Postural tremor is age-related and has been linked to physiological decline, but having this condition does not predict whether seniors will develop disabilities in their activities of daily living (ADL), a new study has found.
As opposed to resting tremor, postural tremor occurs when a person maintains a position against gravity, such as holding one’s arms out. It is often seen in Parkinson’s disease.
Investigators in China used data from a population-based study of adults aged 55 years and older to find whether this condition precedes a decline in ADL capabilities. The existence of postural tremor was assessed at baseline using a tremor screening, followed by a clinical exam of positive cases.
More than 5,800 participants received an eight-item questionnaire that inquired about mobility and self-care capabilities within ADL domains. Investigators followed outcomes for up to four years in those who had no ADL disabilities at baseline.
The results initially showed that participants with postural tremor were at greater risk of incident ADL disability, particularly in the ADL mobility domain, the researchers reported. But after adjusting for factors such as age and chronic illness, the findings became more nuanced.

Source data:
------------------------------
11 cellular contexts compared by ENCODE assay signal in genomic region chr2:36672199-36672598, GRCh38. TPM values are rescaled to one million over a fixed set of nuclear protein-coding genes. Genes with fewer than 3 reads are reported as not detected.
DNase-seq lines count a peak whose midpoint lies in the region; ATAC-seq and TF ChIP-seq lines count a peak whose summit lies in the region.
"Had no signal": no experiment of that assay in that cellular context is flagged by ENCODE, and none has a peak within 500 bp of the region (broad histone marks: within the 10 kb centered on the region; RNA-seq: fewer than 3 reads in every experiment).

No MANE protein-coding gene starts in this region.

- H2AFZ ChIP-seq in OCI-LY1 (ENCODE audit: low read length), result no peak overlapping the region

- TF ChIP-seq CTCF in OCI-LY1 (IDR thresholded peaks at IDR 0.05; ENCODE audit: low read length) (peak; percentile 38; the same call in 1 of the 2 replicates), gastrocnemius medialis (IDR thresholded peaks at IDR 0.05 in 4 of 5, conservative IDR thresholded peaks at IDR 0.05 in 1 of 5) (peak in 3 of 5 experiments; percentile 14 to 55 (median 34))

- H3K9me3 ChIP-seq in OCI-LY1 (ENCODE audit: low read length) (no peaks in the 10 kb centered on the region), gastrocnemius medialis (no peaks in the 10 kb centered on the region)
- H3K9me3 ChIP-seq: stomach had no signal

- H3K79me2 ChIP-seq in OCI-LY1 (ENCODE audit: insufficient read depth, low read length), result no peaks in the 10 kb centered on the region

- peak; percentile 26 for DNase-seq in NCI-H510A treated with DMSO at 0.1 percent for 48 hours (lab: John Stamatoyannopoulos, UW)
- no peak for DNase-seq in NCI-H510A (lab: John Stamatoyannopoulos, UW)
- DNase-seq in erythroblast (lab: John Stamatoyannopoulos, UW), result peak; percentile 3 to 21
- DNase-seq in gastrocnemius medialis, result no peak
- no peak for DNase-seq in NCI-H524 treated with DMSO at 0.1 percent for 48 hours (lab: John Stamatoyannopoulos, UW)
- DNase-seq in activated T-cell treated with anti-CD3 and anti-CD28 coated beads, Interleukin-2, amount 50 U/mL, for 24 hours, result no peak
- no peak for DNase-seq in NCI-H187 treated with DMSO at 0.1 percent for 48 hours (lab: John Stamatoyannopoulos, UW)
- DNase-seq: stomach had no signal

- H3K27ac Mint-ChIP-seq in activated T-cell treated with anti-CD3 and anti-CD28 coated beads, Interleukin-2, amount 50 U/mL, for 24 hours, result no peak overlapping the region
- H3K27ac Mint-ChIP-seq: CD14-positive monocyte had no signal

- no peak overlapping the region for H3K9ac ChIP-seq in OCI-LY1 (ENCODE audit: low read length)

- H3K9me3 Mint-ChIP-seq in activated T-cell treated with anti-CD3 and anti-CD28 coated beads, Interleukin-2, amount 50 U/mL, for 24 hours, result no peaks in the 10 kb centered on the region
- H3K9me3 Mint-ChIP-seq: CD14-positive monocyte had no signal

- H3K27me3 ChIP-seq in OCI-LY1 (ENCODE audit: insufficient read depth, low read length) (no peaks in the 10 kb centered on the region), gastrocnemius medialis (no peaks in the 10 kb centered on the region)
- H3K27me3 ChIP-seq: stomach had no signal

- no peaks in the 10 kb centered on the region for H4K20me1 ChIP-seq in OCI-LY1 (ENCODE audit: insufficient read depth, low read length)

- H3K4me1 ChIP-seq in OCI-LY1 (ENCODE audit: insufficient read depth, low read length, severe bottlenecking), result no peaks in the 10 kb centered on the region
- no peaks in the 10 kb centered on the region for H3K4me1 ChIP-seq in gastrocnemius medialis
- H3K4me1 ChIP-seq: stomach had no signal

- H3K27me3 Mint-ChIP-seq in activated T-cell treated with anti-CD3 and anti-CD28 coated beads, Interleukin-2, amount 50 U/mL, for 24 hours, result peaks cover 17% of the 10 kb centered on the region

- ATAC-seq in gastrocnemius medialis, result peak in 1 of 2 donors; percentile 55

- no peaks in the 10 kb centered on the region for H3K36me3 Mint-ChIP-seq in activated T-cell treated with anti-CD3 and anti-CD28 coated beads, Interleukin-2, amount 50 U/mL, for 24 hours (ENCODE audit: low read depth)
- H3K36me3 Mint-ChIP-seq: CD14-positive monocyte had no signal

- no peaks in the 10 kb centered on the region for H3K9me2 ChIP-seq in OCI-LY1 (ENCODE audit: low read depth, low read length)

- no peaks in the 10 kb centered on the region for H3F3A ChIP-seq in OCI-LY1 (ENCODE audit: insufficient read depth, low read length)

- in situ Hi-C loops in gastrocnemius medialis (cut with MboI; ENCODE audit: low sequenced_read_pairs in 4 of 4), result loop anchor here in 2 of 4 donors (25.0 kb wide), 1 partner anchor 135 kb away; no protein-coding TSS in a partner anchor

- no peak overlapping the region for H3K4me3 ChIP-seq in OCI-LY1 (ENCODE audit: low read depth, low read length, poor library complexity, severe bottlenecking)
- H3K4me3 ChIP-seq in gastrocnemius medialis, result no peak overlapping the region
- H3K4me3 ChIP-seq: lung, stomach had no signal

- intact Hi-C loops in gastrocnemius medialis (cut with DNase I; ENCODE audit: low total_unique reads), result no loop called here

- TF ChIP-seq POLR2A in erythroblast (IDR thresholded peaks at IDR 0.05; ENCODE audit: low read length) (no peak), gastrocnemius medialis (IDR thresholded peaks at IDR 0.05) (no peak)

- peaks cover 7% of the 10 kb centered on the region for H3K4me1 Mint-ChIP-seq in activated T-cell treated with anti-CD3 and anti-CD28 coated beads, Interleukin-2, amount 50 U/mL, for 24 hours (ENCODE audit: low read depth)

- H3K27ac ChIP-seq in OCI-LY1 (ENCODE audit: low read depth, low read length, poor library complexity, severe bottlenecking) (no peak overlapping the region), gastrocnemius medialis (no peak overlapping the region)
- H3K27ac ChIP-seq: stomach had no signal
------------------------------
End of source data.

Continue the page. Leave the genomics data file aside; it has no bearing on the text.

Postural tremor was not significantly associated with the development of ADL disability overall, and was only marginally associated with new mobility disabilities. The latter grew significantly among men, but not women who had postural tremor, reported Piu Chan, MD, PhD, of the Xuanwu Hospital of Capital Medical University in Beijing.
The association between tremor and ADL disability “is largely due to older age and a higher prevalence of chronic comorbidities in older people with postural tremor,” Chan and colleagues wrote. But overall, “postural tremor is not a strong independent predictor of ADL disability in older people,” they concluded.
Full findings were published in the Journal of the American Geriatrics Society.